‘Saved by the Bell’ reboot removes controversial Selena Gomez scenes

The “Saved by the Bell” reboot has removed controversial scenes referencing Selena Gomez’s 2017 kidney transplant amid mounting internet backlash, according to reports.

The series, which premiered last week on NBC’s streaming service Peacock, caught heat on social media over the weekend, as two students at the fictional Bayside High School debated the identity of Gomez’s kidney donor in an episode.

Another scene featured a graffiti message that read, “Does Selena Gomez even have a kidney?”

Peacock, NBCUniversal, and the show’s executive producers issued an apology on Saturday.

“We apologize. It was never our intention to make light of Selena’s health. We have been in touch with her team and will be making a donation to her charity, The Selena Gomez Fund for Lupus Research at USC,” they said in a statement to Variety.

Following the network’s public apology, actress Francia Raisa — who donated a kidney to Gomez amid the 28-year-old pop star’s battle with lupus — noted how other donors could have been offended by the show’s content.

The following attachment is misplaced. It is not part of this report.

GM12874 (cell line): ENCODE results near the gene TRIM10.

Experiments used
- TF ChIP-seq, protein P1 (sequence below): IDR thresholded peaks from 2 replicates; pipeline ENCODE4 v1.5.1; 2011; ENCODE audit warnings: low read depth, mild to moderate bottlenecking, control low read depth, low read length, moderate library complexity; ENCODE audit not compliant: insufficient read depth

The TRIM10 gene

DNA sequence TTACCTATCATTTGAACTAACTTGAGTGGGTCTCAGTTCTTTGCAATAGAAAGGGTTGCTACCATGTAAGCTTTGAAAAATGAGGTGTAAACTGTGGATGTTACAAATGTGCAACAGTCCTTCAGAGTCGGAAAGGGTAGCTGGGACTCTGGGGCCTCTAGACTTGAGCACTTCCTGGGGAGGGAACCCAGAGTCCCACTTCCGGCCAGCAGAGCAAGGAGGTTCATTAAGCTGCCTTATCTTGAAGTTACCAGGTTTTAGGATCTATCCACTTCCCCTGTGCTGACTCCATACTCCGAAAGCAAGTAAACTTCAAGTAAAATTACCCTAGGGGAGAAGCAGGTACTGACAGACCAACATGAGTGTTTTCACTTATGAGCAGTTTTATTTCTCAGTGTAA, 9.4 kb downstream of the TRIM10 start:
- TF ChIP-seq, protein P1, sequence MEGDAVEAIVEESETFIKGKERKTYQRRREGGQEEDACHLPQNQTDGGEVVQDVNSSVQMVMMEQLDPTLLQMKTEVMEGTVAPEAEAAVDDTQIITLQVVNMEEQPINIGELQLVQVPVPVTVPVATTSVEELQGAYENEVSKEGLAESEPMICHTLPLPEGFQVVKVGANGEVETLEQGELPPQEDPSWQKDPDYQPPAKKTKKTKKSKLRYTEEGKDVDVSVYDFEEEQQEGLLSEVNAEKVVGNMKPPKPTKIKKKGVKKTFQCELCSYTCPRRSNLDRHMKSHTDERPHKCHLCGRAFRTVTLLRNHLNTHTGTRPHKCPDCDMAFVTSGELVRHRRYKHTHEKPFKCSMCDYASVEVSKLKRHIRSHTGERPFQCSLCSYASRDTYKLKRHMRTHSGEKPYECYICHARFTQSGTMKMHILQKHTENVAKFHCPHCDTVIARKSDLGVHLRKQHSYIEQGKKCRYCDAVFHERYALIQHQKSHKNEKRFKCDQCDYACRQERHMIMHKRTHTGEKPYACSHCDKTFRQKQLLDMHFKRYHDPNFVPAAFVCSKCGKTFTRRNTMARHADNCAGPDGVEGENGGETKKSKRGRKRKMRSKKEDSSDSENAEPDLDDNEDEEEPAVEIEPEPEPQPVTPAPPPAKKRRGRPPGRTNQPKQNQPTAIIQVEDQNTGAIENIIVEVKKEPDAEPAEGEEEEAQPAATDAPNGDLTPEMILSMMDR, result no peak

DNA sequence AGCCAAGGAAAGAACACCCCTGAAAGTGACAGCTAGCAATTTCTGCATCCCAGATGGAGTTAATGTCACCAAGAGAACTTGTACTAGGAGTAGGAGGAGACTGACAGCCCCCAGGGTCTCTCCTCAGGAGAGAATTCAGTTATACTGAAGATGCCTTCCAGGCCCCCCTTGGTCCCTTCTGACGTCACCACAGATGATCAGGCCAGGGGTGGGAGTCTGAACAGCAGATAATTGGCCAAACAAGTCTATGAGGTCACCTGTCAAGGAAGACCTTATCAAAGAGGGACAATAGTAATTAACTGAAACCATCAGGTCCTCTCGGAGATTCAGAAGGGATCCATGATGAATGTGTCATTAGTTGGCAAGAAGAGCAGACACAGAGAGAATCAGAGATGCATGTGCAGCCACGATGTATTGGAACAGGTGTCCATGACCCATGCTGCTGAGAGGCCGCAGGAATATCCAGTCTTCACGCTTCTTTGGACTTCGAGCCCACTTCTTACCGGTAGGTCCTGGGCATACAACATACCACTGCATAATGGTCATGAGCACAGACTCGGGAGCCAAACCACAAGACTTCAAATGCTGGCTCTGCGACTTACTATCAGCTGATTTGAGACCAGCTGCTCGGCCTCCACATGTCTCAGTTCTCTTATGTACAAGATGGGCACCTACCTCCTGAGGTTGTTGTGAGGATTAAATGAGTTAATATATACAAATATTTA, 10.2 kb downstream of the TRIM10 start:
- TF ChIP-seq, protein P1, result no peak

“Some of the cast and producers have reached out to me personally to apologize for this and I truly appreciate that, but I do want to acknowledge that this public apology from the network should acknowledge the donors that could have been offended by this. It’s not about me, it’s about acknowledging the great role that donors play @nbc @peacock #savedbythebell,” Raisa shared on her Instagram story.

The 32-year-old actress also addressed the public statement on Twitter, writing: “Appreciate the apology but let’s not forget about the donors that potentially felt offended and dismissed from the spray paint written on the wall.”

On Saturday, Raisa also wrote an empowering message to donors.

“As a kidney donor I want to show love and let other donors know that you are not alone. You are seen. You are appreciated. You are so brave and your selfless act is very much appreciated and valued!” she tweeted.

Reps at Peacock did not immediately return Page Six’s request for comment.

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